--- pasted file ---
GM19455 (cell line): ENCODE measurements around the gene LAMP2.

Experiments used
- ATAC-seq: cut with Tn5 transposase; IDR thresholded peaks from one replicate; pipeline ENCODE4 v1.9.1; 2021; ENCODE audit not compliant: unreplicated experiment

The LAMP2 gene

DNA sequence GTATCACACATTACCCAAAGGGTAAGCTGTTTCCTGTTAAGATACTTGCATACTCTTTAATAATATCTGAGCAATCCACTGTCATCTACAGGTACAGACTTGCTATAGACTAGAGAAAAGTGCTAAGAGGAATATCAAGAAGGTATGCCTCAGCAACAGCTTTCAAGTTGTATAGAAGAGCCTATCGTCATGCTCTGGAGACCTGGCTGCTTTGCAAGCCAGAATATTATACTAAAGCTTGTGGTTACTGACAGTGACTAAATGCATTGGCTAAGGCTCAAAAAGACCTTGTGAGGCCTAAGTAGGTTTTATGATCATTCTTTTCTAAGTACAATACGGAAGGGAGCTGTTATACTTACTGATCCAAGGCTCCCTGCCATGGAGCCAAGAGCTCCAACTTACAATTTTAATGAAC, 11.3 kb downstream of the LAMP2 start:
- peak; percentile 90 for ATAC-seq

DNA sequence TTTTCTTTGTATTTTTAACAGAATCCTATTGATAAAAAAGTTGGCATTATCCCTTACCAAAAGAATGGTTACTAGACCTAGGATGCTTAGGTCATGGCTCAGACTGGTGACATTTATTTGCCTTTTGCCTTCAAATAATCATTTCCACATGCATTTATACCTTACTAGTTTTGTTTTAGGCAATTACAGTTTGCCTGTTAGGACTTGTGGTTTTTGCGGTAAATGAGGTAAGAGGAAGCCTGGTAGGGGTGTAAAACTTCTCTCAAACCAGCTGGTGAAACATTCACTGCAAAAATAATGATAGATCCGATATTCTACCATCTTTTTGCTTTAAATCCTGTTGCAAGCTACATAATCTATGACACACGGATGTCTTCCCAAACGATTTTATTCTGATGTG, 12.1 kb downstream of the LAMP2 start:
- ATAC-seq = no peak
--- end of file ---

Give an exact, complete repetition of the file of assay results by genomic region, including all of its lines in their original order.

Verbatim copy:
GM19455 (cell line): ENCODE measurements around the gene LAMP2.

Experiments used
- ATAC-seq: cut with Tn5 transposase; IDR thresholded peaks from one replicate; pipeline ENCODE4 v1.9.1; 2021; ENCODE audit not compliant: unreplicated experiment

The LAMP2 gene

DNA sequence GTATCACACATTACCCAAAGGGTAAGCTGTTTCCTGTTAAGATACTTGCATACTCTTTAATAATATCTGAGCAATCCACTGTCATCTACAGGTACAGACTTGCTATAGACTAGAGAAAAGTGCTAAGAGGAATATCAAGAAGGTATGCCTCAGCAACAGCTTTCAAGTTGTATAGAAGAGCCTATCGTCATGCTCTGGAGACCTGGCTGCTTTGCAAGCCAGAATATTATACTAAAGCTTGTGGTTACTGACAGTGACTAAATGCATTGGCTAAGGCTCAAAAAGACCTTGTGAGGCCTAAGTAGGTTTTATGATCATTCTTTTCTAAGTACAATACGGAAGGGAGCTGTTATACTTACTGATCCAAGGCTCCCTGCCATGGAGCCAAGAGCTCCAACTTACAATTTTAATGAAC, 11.3 kb downstream of the LAMP2 start:
- peak; percentile 90 for ATAC-seq

DNA sequence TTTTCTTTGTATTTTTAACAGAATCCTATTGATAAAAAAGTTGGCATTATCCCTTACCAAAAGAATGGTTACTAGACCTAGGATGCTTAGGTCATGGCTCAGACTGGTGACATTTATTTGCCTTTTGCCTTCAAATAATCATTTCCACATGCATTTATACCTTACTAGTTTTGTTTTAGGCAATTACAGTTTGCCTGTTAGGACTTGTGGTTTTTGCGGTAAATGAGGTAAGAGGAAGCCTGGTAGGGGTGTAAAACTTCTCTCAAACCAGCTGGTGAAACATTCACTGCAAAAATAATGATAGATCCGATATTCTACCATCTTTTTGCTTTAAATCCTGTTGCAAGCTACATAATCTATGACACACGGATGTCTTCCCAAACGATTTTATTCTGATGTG, 12.1 kb downstream of the LAMP2 start:
- ATAC-seq = no peak